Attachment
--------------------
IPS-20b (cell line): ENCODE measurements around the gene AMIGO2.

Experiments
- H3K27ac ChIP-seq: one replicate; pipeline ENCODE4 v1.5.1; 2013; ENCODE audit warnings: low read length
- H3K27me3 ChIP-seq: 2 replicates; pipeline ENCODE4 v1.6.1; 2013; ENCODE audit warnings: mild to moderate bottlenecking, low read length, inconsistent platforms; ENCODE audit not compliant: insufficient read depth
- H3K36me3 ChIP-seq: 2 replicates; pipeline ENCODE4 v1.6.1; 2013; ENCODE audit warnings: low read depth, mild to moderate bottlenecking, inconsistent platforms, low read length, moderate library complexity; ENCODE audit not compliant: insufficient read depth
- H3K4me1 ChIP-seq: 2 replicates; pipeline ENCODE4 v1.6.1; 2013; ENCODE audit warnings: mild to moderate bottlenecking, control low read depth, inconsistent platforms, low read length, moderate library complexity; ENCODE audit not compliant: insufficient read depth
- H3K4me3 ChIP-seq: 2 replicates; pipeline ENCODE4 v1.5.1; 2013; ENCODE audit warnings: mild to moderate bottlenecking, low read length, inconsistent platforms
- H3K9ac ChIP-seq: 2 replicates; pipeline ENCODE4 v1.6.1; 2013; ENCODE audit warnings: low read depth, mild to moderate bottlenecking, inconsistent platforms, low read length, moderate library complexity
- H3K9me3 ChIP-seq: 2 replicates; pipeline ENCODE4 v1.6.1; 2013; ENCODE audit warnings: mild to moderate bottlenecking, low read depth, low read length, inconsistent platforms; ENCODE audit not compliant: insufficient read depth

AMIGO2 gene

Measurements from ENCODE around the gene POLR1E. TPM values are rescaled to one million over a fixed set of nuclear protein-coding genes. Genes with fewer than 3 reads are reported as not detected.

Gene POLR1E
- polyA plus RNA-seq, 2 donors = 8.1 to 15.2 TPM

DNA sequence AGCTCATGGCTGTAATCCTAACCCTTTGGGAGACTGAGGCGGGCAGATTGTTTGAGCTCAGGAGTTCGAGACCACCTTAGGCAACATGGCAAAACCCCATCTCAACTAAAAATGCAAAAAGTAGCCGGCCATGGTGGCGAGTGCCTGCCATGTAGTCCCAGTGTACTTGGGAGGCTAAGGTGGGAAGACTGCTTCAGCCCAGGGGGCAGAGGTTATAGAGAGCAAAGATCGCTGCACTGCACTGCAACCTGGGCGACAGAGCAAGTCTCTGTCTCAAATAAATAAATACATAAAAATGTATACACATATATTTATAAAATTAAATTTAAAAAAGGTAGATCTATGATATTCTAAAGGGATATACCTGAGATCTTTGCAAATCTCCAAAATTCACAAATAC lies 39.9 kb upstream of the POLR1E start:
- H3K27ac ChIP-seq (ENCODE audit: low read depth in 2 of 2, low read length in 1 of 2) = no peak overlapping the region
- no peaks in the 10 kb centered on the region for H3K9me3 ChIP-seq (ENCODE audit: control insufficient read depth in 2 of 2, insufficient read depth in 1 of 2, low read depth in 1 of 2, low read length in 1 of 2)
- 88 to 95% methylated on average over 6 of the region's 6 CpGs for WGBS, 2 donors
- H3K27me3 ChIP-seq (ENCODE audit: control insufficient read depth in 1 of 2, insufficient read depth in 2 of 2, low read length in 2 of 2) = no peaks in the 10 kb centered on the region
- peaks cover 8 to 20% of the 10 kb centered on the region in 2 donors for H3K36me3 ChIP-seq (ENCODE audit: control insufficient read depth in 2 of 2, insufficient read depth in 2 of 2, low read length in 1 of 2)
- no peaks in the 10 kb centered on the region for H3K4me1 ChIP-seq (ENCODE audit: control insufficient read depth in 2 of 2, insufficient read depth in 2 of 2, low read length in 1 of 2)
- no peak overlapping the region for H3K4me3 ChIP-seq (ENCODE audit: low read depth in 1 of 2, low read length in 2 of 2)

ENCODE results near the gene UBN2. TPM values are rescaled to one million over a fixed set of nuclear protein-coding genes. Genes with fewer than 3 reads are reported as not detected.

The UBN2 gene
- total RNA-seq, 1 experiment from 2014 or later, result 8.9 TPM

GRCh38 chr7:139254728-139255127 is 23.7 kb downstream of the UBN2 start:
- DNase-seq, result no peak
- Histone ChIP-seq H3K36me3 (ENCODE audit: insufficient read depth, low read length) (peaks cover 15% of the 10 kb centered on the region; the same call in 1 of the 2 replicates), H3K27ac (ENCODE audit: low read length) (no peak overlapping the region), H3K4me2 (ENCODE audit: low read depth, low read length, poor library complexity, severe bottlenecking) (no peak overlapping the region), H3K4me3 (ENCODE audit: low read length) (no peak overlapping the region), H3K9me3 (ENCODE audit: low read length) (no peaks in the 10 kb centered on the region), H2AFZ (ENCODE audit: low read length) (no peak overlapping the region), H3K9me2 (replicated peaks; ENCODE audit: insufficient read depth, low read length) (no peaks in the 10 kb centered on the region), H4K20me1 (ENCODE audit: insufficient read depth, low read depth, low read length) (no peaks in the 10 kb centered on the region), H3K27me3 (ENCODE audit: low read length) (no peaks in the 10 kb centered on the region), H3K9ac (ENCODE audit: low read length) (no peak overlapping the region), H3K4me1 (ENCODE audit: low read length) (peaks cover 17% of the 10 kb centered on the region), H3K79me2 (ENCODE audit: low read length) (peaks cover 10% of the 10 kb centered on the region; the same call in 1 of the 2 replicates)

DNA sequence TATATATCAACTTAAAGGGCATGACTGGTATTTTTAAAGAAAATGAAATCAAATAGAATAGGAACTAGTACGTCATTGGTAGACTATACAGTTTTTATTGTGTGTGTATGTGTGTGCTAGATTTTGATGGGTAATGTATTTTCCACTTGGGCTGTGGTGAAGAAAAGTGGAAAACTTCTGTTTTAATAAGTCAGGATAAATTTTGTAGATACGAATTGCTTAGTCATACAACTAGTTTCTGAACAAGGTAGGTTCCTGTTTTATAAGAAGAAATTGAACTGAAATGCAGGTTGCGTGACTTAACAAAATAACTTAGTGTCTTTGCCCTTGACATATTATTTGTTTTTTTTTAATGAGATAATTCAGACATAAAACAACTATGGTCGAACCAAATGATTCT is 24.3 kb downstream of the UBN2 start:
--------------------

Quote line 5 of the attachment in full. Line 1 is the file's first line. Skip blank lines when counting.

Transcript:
- H3K36me3 ChIP-seq: 2 replicates; pipeline ENCODE4 v1.6.1; 2013; ENCODE audit warnings: low read depth, mild to moderate bottlenecking, inconsistent platforms, low read length, moderate library complexity; ENCODE audit not compliant: insufficient read depth